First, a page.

March 15th, 2016
Energy drinks are an early subset of the soft drinks industry. Pepsi was first marketed as an energy booster while Coca-Cola’s name was derived from its ingredients (both stimulants) – coca leaves and kola nuts (a source of caffeine). Fresh coca leaves were replaced by spent ones in 1904 because of concerns over the use of cocaine in food products and a federal law suit pressured The Coca-Cola company to reduce the caffeine content by 1916.
These developments brought to an end the first wave of energy drinks, but in 1920 Lucozade was introduced in the UK as a hospital drink to “aid the recovery” of patients. Modern energy drinks became fashionable when Red Bull was introduced by an Australian entrepreneur.
However, there has been a lot of media cover recently about the amount of energy drinks that the younger population is consuming. So let’s take a closer look at the subject.
There is no clear definition of energy drinks but generally they are considered to be drinks marketed as helping to improve physical and mental performance. For that reason they are often taken by adolescents studying for exams or wanting to stay up all night to enjoy themselves.
Their main ingredients are caffeine, taurine (an amino acid), vitamins, carbonated water and high fructose corn syrup (in the non diet formulas). There are numerous versions, the most popular being Red Bull, Monster and the supermarkets’ own brands. About 68% of adolescents in the UK drink energy drinks in the UK.
Because the level of caffeine per 100ml is now limited by law, many companies have made larger cans to compensate. However, some people prefer to take their energy drink in a more concentrated form so energy shots were developed which contain the same ingredients but in a more concentrated form, such as a 50ml container.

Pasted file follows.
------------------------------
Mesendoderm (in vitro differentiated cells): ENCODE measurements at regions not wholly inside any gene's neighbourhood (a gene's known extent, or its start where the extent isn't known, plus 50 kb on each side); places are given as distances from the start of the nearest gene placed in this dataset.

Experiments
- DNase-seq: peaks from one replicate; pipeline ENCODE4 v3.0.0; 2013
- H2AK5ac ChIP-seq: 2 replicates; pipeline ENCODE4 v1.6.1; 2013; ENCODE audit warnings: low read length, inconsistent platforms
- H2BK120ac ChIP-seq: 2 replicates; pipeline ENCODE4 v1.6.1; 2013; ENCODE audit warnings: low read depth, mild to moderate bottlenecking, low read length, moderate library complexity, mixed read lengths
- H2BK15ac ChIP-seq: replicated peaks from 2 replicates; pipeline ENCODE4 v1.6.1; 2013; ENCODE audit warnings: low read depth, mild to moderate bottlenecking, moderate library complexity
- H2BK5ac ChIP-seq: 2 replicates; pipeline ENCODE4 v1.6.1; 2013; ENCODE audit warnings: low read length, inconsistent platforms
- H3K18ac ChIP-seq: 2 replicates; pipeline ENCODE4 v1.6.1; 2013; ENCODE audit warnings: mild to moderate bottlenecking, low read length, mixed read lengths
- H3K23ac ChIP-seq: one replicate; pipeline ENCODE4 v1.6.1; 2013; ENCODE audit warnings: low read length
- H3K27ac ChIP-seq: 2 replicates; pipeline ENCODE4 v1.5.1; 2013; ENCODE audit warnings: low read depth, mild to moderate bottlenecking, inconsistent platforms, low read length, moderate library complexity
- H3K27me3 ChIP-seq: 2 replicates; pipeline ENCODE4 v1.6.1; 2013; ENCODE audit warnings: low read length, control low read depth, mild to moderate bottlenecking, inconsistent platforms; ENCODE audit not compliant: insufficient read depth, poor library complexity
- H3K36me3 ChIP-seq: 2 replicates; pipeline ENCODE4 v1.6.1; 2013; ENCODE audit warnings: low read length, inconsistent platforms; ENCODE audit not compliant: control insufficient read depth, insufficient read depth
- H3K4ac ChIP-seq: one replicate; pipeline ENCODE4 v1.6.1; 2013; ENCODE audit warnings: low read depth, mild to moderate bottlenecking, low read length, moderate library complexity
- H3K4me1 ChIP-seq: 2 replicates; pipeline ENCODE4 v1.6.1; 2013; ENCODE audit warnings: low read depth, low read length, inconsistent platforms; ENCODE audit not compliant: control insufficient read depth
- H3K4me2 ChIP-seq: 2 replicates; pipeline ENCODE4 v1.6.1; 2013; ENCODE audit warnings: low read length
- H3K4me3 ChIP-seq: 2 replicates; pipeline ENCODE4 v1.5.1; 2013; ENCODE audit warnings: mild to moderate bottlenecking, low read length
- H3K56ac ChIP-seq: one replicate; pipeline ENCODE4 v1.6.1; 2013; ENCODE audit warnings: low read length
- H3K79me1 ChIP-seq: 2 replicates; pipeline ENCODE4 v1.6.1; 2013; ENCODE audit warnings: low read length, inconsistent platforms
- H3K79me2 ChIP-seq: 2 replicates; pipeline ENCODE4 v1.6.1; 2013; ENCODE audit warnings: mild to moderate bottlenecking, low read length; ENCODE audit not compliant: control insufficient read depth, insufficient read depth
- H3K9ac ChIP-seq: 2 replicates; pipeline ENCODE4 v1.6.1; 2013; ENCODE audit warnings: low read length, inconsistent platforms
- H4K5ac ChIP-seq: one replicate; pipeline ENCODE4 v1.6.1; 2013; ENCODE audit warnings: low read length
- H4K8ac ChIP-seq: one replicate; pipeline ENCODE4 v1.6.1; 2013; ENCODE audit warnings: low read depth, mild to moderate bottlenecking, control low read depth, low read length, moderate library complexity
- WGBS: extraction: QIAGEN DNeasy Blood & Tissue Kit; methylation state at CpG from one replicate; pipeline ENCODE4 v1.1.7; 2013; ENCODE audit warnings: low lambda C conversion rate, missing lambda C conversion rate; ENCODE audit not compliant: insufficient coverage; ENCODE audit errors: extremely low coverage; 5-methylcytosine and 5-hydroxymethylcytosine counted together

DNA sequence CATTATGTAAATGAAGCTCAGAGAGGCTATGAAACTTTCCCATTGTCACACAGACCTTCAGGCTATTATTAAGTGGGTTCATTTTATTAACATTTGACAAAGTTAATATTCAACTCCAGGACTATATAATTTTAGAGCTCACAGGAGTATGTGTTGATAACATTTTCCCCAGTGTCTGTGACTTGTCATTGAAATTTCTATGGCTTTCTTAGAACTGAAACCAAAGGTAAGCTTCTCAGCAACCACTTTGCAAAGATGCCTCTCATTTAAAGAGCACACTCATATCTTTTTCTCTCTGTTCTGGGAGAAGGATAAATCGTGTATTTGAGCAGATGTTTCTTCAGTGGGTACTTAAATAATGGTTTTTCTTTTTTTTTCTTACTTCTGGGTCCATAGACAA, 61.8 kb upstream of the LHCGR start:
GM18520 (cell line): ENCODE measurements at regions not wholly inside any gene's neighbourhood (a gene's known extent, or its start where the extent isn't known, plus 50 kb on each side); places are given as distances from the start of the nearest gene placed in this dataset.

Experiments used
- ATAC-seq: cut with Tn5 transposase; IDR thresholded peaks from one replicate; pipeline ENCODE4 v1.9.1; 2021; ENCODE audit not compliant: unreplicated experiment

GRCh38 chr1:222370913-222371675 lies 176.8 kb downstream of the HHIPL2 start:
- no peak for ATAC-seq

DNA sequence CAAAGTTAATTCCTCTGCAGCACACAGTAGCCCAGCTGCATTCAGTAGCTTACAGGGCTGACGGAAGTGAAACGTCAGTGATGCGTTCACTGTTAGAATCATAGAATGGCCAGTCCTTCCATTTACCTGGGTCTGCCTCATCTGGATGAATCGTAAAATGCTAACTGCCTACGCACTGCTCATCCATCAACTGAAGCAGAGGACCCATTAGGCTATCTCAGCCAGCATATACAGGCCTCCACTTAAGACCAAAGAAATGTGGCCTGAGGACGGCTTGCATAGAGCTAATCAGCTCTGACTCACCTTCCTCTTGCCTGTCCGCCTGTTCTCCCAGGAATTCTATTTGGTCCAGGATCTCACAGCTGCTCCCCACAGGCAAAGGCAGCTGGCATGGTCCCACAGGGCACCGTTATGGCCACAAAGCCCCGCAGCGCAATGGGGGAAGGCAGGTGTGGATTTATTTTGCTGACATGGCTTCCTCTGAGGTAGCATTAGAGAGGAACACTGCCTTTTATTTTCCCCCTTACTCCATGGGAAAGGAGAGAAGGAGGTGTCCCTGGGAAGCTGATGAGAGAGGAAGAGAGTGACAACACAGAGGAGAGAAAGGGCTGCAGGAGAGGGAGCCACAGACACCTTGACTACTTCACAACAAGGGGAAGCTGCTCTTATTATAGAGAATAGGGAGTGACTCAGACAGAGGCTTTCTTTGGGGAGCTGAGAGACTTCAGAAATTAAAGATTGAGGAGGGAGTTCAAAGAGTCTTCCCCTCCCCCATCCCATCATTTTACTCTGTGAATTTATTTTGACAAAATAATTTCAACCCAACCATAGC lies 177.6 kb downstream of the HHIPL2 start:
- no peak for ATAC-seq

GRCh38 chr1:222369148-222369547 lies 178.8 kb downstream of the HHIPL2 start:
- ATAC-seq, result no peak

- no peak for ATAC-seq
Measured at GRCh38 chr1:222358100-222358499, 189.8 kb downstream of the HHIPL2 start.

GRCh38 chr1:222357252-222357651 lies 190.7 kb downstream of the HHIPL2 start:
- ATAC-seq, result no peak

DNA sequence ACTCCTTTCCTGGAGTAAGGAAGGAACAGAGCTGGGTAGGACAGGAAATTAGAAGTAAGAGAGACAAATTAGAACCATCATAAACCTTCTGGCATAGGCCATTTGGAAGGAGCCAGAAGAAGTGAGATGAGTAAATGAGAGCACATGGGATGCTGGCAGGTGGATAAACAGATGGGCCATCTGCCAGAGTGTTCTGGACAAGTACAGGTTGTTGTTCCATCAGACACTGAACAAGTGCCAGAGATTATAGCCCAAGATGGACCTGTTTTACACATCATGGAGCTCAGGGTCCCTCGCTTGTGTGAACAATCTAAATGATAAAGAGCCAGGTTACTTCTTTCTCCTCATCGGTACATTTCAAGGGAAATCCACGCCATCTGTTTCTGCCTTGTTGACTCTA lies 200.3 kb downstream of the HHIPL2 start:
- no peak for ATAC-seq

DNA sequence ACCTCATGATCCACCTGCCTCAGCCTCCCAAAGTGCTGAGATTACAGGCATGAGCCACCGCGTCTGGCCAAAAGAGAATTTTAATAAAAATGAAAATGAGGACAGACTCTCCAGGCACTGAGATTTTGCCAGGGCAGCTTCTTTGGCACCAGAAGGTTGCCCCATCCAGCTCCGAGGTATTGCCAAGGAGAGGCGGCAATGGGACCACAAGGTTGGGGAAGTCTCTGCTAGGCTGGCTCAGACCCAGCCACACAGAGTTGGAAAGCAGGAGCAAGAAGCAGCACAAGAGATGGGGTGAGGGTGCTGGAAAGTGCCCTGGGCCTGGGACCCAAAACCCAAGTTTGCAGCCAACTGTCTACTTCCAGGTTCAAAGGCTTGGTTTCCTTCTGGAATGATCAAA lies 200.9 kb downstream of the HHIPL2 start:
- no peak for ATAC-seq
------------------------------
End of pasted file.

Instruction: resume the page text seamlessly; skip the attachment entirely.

It is important to remember that with energy drinks it is not the amount of liquid that you drink that matters, but rather the amount of the ingredients such as caffeine, taurine and high fructose corn oil that matters.
The World Health Organisation has done a review of the health risks and policies related to energy drinks because of concerns raised by both the scientific community and the general public. They found that the main risks are associate with the high levels of caffeine they contain. There is no evidence that any other ingredients have any beneficial effect.
A 240ml cup of coffee on average contains 100mg of caffeine, whereas an energy drink can contain anything from 6-242mg per serving. It is generally agreed that consuming more than 400mg of caffeine a day can lead to palpitations, nervousness, irritability, high blood presure, nausea, vomiting and convulsions.
Other risks associated with energy drink consumption include:
For these reasons energy drinks are not recommended for teenagers, pregnant women and women who are breast feeding. From 2014 all energy drinks that contain more than 150mg per litre of coaffeine have to be labelled “High Caffeine Content. Not recommended for children, pregnant or breastfeeding women” and their caffeine content must be expressed in mg/100ml.
Another major concern with energy drinks is their use as mixers, especially in nightclubs.
The problem with this is that they can mask the influence of alcohol and a person may misinterpret their level of intoxication.
In fact, people who drink alcohol mixed with energy drinks are more likely to drink more alcohol and are more likely to suffer alcohol related consequences such as injury or being an intoxicated driver, even after adjusting for he number of drinks they have consumed.